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Configuring OpenID Connect in Amazon Web Services

Use OpenID Connect within your workflows to authenticate with Amazon Web Services.

Note: GitHub-hosted runners are not currently supported on GitHub Enterprise Server. You can see more information about planned future support on the GitHub public roadmap.


OpenID Connect (OIDC) allows your GitHub Actions workflows to access resources in Amazon Web Services (AWS), without needing to store the AWS credentials as long-lived GitHub secrets.

This guide explains how to configure AWS to trust GitHub's OIDC as a federated identity, and includes a workflow example for the aws-actions/configure-aws-credentials that uses tokens to authenticate to AWS and access resources.


  • To learn the basic concepts of how GitHub uses OpenID Connect (OIDC), and its architecture and benefits, see "About security hardening with OpenID Connect."

  • Before proceeding, you must plan your security strategy to ensure that access tokens are only allocated in a predictable way. To control how your cloud provider issues access tokens, you must define at least one condition, so that untrusted repositories can’t request access tokens for your cloud resources. For more information, see "About security hardening with OpenID Connect."

Adding the identity provider to AWS

To add the GitHub OIDC provider to IAM, see the AWS documentation.

  • For the provider URL: Use https://HOSTNAME/_services/token
  • For the "Audience": Use if you are using the official action.

Configuring the role and trust policy

To configure the role and trust in IAM, see the AWS documentation for "Assuming a Role" and "Creating a role for web identity or OpenID connect federation".

Edit the trust policy to add the sub field to the validation conditions. For example:

"Condition": {
  "StringEquals": {
    "HOSTNAME/_services/token:aud": "",
    "HOSTNAME/_services/token:sub": "repo:octo-org/octo-repo:ref:refs/heads/octo-branch"

In the following example, StringLike is used with a wildcard operator (*) to allow any branch, pull request merge branch, or environment from the octo-org/octo-repo organization and repository to assume a role in AWS.

    "Version": "2012-10-17",
    "Statement": [
            "Effect": "Allow",
            "Principal": {
                "Federated": "arn:aws:iam::123456123456:oidc-provider/"
            "Action": "sts:AssumeRoleWithWebIdentity",
            "Condition": {
                "StringLike": {
                    "": "repo:octo-org/octo-repo:*"
                "StringEquals": {
                    "": ""

Updating your GitHub Actions workflow

To update your workflows for OIDC, you will need to make two changes to your YAML:

  1. Add permissions settings for the token.
  2. Use the aws-actions/configure-aws-credentials action to exchange the OIDC token (JWT) for a cloud access token.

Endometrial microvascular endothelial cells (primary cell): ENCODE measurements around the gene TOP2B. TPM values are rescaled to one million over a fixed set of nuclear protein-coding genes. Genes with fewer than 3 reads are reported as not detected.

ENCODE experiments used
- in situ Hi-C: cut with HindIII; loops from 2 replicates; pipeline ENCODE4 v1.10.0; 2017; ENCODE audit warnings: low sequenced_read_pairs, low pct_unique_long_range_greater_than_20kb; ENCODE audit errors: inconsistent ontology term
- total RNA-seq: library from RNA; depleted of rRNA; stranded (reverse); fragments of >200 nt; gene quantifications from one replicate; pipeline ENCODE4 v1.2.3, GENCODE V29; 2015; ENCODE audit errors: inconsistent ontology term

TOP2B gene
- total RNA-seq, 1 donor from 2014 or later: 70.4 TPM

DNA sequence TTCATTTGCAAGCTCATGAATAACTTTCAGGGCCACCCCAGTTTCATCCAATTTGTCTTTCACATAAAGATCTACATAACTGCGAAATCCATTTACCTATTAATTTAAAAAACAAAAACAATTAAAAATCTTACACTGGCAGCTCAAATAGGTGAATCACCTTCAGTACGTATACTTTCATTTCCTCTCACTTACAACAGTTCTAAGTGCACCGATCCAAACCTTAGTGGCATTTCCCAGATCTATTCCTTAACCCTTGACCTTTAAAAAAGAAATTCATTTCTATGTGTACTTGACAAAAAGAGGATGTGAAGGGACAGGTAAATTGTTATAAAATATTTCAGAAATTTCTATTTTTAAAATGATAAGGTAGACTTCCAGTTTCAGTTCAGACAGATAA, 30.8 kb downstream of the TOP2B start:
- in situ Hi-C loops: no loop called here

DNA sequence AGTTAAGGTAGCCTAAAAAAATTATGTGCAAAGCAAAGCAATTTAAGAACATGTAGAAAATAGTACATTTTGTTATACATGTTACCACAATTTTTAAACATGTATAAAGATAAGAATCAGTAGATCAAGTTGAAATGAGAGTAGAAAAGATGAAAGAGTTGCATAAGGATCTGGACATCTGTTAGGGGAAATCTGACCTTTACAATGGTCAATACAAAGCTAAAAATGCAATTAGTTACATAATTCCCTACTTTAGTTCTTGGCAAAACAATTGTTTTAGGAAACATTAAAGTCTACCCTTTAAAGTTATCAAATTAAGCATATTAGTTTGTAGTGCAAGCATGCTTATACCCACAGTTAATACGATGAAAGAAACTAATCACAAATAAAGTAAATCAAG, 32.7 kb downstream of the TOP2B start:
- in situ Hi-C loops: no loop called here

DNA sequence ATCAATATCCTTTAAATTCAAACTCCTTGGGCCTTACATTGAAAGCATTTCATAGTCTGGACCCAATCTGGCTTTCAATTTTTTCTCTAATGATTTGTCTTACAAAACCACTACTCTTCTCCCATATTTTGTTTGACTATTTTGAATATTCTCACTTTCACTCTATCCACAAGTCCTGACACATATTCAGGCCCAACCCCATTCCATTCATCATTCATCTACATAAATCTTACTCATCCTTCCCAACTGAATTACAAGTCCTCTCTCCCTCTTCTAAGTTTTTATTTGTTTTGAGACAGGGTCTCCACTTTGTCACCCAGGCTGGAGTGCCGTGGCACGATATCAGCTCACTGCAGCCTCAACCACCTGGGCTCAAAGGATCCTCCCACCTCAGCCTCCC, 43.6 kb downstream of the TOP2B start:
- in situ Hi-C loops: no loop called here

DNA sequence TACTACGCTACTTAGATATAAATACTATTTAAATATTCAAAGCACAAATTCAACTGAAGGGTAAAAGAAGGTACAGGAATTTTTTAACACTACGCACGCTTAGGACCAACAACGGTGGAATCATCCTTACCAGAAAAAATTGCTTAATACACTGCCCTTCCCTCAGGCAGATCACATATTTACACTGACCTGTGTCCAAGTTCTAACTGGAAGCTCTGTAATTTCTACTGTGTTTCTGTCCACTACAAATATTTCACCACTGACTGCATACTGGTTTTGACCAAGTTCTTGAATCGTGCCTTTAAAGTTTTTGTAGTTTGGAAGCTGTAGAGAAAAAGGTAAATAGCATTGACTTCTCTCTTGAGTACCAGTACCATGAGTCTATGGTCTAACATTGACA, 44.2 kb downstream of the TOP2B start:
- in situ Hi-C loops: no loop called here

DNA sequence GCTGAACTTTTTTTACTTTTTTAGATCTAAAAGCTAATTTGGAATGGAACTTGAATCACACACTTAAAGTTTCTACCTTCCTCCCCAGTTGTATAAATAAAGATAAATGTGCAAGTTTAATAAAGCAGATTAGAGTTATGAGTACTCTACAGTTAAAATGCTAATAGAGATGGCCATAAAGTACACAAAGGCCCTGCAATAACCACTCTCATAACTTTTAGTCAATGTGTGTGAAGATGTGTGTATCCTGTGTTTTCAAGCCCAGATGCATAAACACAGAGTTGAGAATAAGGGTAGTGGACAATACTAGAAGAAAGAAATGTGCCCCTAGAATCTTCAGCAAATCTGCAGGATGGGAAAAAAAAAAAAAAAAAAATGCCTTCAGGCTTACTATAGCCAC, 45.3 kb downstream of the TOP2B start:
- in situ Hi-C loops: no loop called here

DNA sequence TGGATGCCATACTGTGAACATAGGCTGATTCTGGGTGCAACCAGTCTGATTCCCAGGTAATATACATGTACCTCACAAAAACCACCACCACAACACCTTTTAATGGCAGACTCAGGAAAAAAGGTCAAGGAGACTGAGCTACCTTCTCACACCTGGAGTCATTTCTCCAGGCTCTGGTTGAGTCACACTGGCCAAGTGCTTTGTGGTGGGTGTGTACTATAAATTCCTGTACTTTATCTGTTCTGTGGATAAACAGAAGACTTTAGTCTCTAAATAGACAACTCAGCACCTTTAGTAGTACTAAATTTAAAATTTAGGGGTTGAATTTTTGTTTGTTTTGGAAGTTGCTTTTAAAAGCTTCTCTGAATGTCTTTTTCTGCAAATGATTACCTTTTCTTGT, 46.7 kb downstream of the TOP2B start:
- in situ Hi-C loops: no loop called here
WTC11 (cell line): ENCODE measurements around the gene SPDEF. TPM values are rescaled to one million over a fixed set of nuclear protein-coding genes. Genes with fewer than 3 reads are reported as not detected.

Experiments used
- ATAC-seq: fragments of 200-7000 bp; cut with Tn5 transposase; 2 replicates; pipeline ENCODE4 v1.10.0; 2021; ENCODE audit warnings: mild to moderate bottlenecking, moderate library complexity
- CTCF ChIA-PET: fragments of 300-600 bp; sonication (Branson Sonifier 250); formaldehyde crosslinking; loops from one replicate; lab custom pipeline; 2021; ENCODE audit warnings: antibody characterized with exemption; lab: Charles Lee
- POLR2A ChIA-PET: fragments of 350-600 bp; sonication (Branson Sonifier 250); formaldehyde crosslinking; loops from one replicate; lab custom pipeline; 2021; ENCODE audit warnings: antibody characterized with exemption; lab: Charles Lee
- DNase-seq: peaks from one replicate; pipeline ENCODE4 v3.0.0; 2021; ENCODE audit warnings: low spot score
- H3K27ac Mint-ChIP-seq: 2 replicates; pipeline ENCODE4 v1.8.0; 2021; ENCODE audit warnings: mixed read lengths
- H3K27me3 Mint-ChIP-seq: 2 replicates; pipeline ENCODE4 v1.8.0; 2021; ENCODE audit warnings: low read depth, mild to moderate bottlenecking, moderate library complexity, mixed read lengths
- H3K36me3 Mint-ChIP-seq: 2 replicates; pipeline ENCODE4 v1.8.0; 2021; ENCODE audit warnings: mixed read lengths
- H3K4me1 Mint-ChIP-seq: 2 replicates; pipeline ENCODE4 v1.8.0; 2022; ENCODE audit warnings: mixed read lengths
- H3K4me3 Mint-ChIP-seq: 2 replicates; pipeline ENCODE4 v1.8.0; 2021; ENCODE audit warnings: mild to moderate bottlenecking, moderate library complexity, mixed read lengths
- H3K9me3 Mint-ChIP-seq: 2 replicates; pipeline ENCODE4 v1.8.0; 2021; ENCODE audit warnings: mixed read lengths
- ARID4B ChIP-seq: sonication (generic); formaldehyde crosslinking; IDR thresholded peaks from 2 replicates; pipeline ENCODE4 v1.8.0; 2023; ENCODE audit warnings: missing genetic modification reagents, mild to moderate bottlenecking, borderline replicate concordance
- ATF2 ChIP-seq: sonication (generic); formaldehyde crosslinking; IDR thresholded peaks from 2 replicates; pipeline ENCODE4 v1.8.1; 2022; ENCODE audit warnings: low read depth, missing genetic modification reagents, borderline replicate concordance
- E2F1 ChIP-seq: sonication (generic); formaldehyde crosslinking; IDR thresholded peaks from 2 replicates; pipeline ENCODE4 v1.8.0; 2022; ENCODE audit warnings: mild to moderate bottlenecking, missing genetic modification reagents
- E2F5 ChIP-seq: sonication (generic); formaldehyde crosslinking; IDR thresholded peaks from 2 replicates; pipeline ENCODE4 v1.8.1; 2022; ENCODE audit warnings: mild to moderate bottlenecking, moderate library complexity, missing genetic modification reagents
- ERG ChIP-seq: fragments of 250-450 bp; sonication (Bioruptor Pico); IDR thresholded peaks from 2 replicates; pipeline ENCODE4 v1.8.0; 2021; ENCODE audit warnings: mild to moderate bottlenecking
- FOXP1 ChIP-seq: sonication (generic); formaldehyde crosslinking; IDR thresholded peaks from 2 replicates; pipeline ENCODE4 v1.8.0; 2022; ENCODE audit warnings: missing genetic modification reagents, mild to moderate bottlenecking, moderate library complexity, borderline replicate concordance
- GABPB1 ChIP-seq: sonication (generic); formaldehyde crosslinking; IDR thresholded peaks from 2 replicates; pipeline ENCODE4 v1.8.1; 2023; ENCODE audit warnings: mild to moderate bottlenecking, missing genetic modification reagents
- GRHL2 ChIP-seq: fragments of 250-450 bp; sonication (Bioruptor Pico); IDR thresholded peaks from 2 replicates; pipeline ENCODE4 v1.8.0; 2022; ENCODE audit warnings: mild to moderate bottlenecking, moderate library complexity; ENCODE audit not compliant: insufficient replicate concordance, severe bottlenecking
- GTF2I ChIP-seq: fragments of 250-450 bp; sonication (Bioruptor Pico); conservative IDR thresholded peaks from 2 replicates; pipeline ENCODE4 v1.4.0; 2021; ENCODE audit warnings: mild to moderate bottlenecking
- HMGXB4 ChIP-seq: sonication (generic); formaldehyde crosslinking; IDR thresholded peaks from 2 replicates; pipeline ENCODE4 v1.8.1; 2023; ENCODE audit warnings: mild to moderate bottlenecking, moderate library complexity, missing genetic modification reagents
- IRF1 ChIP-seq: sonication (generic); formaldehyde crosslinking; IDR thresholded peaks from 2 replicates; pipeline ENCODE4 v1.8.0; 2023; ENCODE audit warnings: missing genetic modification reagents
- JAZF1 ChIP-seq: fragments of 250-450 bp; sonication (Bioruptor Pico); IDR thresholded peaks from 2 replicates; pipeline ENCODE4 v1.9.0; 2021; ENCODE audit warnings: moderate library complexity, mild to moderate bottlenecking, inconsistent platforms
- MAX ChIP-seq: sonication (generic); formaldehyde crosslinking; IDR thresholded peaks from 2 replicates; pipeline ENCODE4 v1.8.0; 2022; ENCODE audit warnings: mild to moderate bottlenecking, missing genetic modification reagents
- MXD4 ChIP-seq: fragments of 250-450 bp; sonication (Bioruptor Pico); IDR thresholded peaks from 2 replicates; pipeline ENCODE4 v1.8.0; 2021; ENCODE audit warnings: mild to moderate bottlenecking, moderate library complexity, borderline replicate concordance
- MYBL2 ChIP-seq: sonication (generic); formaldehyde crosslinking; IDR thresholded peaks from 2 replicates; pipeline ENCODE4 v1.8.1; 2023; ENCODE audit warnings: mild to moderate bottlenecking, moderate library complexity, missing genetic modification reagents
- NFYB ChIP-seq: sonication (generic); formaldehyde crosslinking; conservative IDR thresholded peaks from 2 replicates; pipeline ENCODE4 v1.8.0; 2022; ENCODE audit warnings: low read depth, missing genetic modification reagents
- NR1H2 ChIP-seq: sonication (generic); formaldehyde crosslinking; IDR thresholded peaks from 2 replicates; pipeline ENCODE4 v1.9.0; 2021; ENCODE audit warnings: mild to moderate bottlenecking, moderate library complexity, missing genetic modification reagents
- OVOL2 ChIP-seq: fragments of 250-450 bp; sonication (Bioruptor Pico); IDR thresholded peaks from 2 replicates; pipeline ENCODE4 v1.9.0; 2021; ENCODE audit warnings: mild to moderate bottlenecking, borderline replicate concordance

Adding permissions settings

 The job or workflow run requires a permissions setting with id-token: write. You won't be able to request the OIDC JWT ID token if the permissions setting for id-token is set to read or none.

The id-token: write setting allows the JWT to be requested from GitHub's OIDC provider using one of these approaches:

  • Using environment variables on the runner (ACTIONS_ID_TOKEN_REQUEST_URL and ACTIONS_ID_TOKEN_REQUEST_TOKEN).
  • Using getIDToken() from the Actions toolkit.

If you need to fetch an OIDC token for a workflow, then the permission can be set at the workflow level. For example:

  id-token: write # This is required for requesting the JWT
  contents: read  # This is required for actions/checkout

If you only need to fetch an OIDC token for a single job, then this permission can be set within that job. For example:

  id-token: write # This is required for requesting the JWT

You may need to specify additional permissions here, depending on your workflow's requirements.

For reusable workflows that are owned by the same user, organization, or enterprise as the caller workflow, the OIDC token generated in the reusable workflow can be accessed from the caller's context. For reusable workflows outside your enterprise or organization, the permissions setting for id-token should be explicitly set to write at the caller workflow level or in the specific job that calls the reusable workflow. This ensures that the OIDC token generated in the reusable workflow is only allowed to be consumed in the caller workflows when intended.

For more information, see "Reusing workflows."

Requesting the access token

The aws-actions/configure-aws-credentials action receives a JWT from the GitHub OIDC provider, and then requests an access token from AWS. For more information, see the AWS documentation.

  • <example-bucket-name>: Add the name of your S3 bucket here.
  • <role-to-assume>: Replace the example with your AWS role.
  • <example-aws-region>: Add the name of your AWS region here.
# Sample workflow to access AWS resources when workflow is tied to branch
# The workflow Creates static website using aws s3
name: AWS example workflow
  BUCKET_NAME : "<example-bucket-name>"
  AWS_REGION : "<example-aws-region>"
# permission can be added at job level or workflow level    
      id-token: write   # This is required for requesting the JWT
      contents: read    # This is required for actions/checkout
    runs-on: ubuntu-latest
      - name: Git clone the repository
        uses: actions/checkout@v3
      - name: configure aws credentials
        uses: aws-actions/configure-aws-credentials@v2
          role-to-assume: arn:aws:iam::1234567890:role/example-role
          role-session-name: samplerolesession
          aws-region: ${{ env.AWS_REGION }}
      # Upload a file to AWS s3
      - name:  Copy index.html to s3
        run: |
          aws s3 cp ./index.html s3://${{ env.BUCKET_NAME }}/